ULM, Germany -- Childhood asthma symptoms are more likely to be allergy related in affluent countries than in less developed ones, researchers found.
ULM, Germany, Sept. 14 -- Childhood asthma symptoms are more likely to be allergy related in affluent countries than in less developed ones, researchers found.
Atopic children in affluent countries were four times more likely to have asthma symptoms than those without allergic sensitization. By comparison, atopic children in non-affluent countries were only 2.2 times more likely to have symptoms than those without allergic responses.
These findings from a 22-country study were reported in the second September issue of the American Journal of Respiratory and Critical Care Medicine by Gudrun Weinmayr, Ph.D., of Ulm University here, and colleagues.
The findings did not extend to an individual's personal wealth, and the national-level differences are likely complex, they wrote.
"A wide range of different factors, including nutrition, microbial and allergen exposure, housing conditions, exposure to pollutants, and so forth, may have played a role," they said.
The first phase of the International Study of Asthma and Allergies in Childhood (ISAAC I) found that asthma, allergic rhinitis and atopic eczema symptoms varied more than 20-fold around the world.
Dr. Weinmayr's group tried to figure out the reason behind these differences in the second phase of the study.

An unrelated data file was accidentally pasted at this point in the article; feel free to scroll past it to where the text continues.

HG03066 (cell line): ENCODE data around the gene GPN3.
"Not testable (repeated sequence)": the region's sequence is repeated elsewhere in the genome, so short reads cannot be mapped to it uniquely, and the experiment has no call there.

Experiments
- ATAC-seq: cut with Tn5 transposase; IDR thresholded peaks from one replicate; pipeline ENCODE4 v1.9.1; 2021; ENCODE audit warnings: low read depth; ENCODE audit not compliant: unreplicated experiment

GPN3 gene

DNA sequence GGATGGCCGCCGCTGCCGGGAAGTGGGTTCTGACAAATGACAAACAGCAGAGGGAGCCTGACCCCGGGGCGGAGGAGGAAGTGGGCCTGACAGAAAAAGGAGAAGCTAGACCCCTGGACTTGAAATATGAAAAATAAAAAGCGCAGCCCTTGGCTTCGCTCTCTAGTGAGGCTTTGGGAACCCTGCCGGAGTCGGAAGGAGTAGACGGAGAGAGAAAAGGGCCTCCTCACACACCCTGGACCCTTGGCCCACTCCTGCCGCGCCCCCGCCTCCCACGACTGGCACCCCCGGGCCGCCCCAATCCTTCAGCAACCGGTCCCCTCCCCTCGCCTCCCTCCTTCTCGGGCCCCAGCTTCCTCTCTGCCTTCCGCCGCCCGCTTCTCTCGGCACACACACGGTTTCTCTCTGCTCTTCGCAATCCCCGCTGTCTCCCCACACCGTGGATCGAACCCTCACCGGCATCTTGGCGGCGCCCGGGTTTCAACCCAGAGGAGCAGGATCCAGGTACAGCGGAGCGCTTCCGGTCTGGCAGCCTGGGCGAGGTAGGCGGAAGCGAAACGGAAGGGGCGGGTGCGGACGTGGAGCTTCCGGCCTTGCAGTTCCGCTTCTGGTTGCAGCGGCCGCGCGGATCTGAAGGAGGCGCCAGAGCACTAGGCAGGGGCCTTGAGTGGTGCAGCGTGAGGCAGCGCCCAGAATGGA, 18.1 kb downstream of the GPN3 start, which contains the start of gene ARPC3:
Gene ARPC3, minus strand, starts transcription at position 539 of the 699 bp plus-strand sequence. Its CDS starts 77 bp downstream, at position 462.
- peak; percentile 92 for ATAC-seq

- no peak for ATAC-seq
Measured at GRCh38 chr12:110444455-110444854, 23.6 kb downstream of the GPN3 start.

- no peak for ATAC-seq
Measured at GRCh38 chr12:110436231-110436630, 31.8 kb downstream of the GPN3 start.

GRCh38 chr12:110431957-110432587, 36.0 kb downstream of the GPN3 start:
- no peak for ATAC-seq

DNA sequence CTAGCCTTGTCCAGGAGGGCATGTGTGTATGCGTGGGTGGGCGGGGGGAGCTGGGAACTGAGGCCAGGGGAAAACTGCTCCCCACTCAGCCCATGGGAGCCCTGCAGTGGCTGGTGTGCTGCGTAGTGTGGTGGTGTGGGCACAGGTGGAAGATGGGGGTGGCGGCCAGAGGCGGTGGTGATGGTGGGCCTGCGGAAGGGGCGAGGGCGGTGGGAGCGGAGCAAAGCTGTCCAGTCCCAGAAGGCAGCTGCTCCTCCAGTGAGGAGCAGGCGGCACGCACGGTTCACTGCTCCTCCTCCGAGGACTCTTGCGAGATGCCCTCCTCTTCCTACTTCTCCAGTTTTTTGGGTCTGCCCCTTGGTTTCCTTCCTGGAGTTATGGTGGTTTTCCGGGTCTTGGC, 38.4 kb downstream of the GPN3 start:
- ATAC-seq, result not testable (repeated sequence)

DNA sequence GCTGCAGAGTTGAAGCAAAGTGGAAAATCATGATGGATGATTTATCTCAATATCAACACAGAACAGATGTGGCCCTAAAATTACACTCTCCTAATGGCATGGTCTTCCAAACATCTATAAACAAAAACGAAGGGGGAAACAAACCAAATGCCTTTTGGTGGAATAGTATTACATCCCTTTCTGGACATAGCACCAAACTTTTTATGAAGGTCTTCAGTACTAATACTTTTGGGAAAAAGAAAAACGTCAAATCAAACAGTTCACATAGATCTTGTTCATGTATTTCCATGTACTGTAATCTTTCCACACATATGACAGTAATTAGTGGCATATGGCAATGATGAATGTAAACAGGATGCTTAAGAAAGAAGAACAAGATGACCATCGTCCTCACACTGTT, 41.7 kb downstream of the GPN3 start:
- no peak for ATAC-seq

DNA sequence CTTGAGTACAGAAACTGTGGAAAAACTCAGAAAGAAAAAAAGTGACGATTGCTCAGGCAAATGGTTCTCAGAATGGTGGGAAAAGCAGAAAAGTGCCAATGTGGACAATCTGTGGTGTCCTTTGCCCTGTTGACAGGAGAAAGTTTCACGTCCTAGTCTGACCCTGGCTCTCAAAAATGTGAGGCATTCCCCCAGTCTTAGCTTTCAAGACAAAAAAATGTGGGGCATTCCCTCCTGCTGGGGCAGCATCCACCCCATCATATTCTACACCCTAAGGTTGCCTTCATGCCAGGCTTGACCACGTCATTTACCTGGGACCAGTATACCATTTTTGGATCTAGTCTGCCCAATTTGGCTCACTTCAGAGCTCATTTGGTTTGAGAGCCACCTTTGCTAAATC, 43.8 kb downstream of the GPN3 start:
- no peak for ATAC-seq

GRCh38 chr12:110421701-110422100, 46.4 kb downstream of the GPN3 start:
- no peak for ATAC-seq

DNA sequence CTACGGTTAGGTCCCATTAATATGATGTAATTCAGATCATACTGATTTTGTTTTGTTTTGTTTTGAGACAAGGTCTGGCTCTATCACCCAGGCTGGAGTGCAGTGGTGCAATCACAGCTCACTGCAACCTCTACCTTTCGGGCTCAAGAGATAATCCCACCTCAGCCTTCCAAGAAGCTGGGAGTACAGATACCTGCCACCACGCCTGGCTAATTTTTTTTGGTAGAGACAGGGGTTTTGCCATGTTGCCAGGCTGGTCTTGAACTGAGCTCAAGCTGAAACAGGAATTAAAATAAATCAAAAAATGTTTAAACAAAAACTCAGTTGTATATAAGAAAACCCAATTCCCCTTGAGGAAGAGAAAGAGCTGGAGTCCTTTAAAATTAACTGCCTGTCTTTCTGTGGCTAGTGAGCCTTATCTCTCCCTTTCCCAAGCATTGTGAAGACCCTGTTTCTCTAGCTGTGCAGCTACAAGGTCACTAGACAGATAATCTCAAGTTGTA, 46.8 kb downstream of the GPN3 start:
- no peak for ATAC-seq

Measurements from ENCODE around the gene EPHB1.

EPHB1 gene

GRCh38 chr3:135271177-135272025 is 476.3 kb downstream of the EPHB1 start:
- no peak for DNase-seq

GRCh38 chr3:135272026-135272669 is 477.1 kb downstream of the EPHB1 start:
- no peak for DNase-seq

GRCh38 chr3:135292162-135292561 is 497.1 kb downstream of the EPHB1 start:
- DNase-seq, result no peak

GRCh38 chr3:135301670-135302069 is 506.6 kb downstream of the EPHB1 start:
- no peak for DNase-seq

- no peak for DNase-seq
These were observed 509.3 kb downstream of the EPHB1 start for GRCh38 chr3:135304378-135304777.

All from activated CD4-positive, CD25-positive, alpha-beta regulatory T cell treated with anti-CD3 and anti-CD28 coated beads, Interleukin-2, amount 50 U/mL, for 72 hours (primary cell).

They evaluated parent-reported respiratory symptoms for 54,439 children ages eight to 12 along with skin prick test results for 31,759 of the children and serum allergen-specific IgE measurements for 8,951.
The occurrence of wheeze in the prior year ranged from 0.8% in rural Ecuador to 25.6% in Uruguaiana, Brazil. Skin prick reactivity was least common in rural Ghana (1.7%) and most common in Hong Kong (45.3%).
Atopic wheeze, the combination of current wheeze and skin prick reactivity, varied from 0.2% in rural Ecuador to 13.4% in Hawkes Bay, New Zealand. The nonatopic wheeze likewise varied widely from 0.4% in Guangzhou, China, to 20.9% in Uruguaiana, Brazil.
Current wheeze was significantly correlated with skin prick test reactivity in all testing centers in affluent countries (those with a gross national income per capita greater than US,200) except for Reykjavik, Iceland.
However, the correlation was stronger in richer countries (combined odds ratio 4.0, 95% confidence interval 3.5 to 4.6, versus 2.2, 95% CI 1.5 to 3.3).
The same was true for elevated allergen-specific IgE levels, which were more strongly associated with current wheeze in affluent countries (combined OR 3.5, 95% CI 2.9 to 4.2) than in other countries (combined OR 1.9, 95% CI 1.0 to 3.9).
Atopy-related asthma symptoms were strongly associated with gross national income per capita (P=0.002) whereas nonatopic wheeze was not (P=0.92).
The fraction of current wheeze attributable to atopic sensitization in the study was twice as high in affluent countries (40.7%) as in nonaffluent countries (20.3%). The fractions of current wheeze attributable to IgE antibodies were similarly 45.6% versus 18.3%.
Population-level asthma symptom occurrence attributable to atopic sensitization showed the same pattern at 4.1% for affluent countries and 1.2% for nonaffluent countries as did occurrence attributable to allergen-specific IgE (4.6% versus 1.1%, respectively).
In the study and at the population level, occurrence rates of atopic-attributable wheeze was strongly correlated with gross national income per capita (P=0.006 and P